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View Full Version : Int'l Issues Russia faced major nuclear disaster in 2011-report


Donger
02-14-2012, 01:02 PM
http://www.reuters.com/article/2012/02/14/russia-submarine-nuclear-idUSL5E8DE7U920120214

Sneaky, fucking Russians...

MOSCOW, Feb 14 (Reuters) - Russia came close to nuclear disaster in late December when a blaze engulfed a nuclear-powered submarine carrying atomic weapons, a leading Russian magazine reported, contradicting official assurances that it was not armed.

Russian officials said at the time that all nuclear weapons aboard the Yekaterinburg nuclear submarine had been unloaded well before a fire engulfed the 167-metre (550 feet) vessel and there had been no risk of a radiation leak.

But the respected Vlast weekly magazine quoted several sources in the Russian navy as saying that throughout the fire on Dec. 29 the submarine was carrying 16 R-29 intercontinental ballistic missiles, each armed with four nuclear warheads.

"Russia, for a day, was on the brink of the biggest catastrophe since the time of Chernobyl," Vlast reported. The 1986 disaster in modern-day Ukraine is regarded as the world's worst nuclear accident.

Neither the Russian Defence Ministry nor the office of Deputy Prime Minister Dmitry Rogozin, who has responsibility for military matters, would immediately comment on the report. A spokesman for the navy could not be contacted.

SPARKS FLY

The fire started when welding sparks ignited wooden scaffolding around the 18,200-tonne submarine at the Roslyakovo docks, 1,500 km (900 miles) north of Moscow and one of the main shipyards used by Russia's northern fleet.

The rubber covering of the submarine then caught fire, sending flames and black smoke 10 metres (30 feet) above the stricken vessel. Firemen battled the blaze for a day and a night before partially sinking the submarine to douse the flames, according to media reports.

Vlast reported that immediately after the fire the Yekaterinburg sailed to the navy's weapons store, an unusual trip for a damaged submarine supposedly carrying no weapons and casting doubt on assurances that it was not armed.

"K-84 was in dock with rockets and torpedoes on board," the magazine said, adding that apart from the nuclear weapons the submarine was carrying torpedoes and mines as well as its two nuclear reactors.

The magazine said that if one of the torpedoes had exploded it could have threatened the nuclear missiles, leading to an extremely dangerous nuclear accident.

Media reports of what happened at the time of the fire were contradictory and foreign journalists were unable to gain access to the high security zone.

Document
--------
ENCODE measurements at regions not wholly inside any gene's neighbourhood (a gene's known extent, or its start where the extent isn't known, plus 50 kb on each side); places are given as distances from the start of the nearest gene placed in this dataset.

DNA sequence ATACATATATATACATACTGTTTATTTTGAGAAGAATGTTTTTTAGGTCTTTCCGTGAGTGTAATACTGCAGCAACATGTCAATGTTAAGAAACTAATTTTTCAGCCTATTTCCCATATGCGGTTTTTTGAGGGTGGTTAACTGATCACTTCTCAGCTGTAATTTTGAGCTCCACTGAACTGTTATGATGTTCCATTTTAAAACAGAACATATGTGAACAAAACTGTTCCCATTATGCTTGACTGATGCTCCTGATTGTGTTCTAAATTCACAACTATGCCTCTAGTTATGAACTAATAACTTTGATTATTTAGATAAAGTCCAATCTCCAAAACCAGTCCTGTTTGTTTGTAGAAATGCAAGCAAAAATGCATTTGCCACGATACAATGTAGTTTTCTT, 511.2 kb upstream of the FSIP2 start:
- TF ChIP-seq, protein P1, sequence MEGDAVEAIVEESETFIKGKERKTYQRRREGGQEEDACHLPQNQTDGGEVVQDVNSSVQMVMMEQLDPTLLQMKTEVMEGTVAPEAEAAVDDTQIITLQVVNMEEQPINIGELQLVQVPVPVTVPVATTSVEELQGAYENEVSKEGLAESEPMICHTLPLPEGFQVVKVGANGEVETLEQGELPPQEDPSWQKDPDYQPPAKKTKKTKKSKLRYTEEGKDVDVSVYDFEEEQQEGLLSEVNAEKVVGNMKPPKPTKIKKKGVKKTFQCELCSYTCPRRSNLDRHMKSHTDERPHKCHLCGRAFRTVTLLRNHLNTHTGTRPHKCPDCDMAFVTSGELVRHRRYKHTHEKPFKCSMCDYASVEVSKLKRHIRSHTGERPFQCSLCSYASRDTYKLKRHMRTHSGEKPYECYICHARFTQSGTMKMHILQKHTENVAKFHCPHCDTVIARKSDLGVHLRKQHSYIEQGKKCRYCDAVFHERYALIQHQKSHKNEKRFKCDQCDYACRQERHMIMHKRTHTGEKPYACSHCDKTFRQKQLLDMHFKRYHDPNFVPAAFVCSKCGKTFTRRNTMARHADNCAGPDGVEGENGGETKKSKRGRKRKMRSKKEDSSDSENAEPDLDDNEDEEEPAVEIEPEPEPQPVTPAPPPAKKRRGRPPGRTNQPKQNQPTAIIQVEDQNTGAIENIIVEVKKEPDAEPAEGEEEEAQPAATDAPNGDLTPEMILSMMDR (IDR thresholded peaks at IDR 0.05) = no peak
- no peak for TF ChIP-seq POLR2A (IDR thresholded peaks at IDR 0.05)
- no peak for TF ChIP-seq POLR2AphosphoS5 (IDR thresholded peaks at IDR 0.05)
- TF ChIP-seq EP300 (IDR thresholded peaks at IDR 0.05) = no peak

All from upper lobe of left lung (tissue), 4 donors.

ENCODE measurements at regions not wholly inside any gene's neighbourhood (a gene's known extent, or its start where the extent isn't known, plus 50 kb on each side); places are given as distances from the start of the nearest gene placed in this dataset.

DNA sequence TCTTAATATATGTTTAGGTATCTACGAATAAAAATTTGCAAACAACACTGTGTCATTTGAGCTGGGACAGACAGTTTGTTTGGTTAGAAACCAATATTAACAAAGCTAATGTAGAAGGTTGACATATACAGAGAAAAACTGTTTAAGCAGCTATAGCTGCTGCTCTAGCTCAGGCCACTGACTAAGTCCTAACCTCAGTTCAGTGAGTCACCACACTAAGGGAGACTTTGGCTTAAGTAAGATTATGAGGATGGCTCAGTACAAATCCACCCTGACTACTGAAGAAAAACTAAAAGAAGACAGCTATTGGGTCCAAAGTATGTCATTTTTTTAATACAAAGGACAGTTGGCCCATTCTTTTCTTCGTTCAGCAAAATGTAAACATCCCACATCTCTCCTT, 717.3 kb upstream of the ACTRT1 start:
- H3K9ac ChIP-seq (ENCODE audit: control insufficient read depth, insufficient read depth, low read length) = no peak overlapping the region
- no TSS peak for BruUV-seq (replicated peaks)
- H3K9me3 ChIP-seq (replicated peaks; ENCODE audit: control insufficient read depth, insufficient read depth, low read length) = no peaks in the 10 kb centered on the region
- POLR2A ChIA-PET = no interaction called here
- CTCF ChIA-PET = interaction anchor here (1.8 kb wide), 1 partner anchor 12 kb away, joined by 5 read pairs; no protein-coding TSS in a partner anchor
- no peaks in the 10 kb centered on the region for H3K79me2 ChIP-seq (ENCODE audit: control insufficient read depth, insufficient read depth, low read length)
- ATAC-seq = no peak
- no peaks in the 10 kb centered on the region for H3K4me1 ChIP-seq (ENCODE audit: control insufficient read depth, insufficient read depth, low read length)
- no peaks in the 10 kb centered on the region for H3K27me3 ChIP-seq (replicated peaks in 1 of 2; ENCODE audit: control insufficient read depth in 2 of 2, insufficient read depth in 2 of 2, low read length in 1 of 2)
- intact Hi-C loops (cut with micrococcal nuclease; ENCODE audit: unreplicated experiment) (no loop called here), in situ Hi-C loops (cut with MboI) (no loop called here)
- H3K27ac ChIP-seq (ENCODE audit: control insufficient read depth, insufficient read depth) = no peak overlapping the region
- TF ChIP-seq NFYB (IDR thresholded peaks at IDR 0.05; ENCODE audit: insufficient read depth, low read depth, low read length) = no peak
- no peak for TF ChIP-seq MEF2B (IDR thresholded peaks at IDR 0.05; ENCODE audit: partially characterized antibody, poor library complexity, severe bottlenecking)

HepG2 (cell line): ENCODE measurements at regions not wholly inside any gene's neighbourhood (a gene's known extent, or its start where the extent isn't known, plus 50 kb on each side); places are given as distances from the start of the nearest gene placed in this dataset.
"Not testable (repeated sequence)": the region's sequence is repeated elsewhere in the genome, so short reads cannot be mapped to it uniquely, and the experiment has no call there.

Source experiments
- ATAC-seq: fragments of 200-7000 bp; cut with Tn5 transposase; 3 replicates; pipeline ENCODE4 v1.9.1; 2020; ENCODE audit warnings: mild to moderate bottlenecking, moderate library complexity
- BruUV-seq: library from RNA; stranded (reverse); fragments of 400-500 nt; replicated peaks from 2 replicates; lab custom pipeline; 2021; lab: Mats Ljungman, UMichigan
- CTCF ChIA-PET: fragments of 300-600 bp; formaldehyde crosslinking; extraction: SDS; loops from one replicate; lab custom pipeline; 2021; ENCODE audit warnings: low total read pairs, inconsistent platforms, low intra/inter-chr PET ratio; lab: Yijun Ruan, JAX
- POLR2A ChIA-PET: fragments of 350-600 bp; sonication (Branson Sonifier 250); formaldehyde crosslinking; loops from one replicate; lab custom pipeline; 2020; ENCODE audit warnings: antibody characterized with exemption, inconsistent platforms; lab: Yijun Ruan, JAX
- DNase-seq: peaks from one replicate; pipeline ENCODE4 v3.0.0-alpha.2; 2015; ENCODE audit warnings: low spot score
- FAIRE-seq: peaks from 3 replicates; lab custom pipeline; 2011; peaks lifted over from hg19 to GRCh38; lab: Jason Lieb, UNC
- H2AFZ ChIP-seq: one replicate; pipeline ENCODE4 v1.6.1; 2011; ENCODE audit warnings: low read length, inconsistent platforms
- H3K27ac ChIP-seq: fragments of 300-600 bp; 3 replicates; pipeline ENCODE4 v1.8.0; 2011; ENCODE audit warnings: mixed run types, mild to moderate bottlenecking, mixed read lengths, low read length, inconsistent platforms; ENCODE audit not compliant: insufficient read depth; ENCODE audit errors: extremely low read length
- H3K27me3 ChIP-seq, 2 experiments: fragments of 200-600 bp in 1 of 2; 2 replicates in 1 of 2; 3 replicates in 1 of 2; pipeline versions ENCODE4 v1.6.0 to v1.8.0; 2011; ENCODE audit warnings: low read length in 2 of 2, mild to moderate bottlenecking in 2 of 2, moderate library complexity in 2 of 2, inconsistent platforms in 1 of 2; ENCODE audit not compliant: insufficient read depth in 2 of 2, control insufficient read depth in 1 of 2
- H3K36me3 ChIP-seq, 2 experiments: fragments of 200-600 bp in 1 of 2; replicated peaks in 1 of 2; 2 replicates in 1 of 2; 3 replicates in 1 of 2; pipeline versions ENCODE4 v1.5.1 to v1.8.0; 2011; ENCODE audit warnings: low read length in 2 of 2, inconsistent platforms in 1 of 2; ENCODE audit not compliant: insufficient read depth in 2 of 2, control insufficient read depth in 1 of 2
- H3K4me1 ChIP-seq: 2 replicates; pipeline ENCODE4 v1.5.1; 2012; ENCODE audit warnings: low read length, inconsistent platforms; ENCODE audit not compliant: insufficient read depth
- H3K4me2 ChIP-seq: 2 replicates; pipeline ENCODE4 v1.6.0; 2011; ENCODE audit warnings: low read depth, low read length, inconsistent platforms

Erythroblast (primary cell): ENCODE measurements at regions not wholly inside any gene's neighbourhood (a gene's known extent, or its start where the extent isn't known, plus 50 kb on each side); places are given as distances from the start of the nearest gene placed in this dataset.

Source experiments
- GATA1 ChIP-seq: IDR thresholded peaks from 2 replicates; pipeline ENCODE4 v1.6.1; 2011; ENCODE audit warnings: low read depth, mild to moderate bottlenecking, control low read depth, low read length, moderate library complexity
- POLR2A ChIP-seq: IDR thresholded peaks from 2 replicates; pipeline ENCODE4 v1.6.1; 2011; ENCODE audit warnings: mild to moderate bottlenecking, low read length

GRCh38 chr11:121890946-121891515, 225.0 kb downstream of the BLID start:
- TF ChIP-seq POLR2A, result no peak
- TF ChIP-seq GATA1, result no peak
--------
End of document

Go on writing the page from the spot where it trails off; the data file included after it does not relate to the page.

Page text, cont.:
Russia's worst post-Soviet submarine disaster was in August 2000 when the nuclear submarine Kursk sank in the Barents Sea killing all 118 crewmen aboard.

Amnorix
02-14-2012, 02:04 PM
I read a book, the name of which is escaping me, about the shoddy quality of Russian submarines in general and the many horrendous and near-miss nuclear accidents during the cold war period to current.

I think I own the book, so I'll check my bookshelf to get the name, but let's just say it's pretty horrific. The author, a former US Submariner, paints a grim picture regarding the quality of nuclear safeguards/engineering on their subs.

Bowser
02-14-2012, 10:57 PM
You would like to think that it is against protocol, and common sense, to keep a fully armed sub in dry dock. Idiots.

FAX
02-14-2012, 11:25 PM
You would like to think that it is against protocol, and common sense, to keep a fully armed sub in dry dock. Idiots.

Yeah, that doesn't make a lot of sense.

So, they fought the fire for 24 hours before they decided to finally dunk the sub, it says. If there had been nukes on board, wouldn't someone have recommended a little faster effort on the ol' put out the fire deal there?

My skepticism socks are starting to lose their elasticity.

FAX

Amnorix
02-15-2012, 08:02 AM
You would like to think that it is against protocol, and common sense, to keep a fully armed sub in dry dock. Idiots.


PRobably was, but the post-Soviet USSR had money to adequately handle alot of things, including proper disposal of nuclear weapons. I seem to remember that we gave them a shit-ton of money to help with that kind of stuff because we were concerned about them selling nuclear weapons to countries that could afford them, and because we did want them properly disposed of.

Donger
02-15-2012, 08:04 AM
You would like to think that it is against protocol, and common sense, to keep a fully armed sub in dry dock. Idiots.

I don't believe she was in dry dock.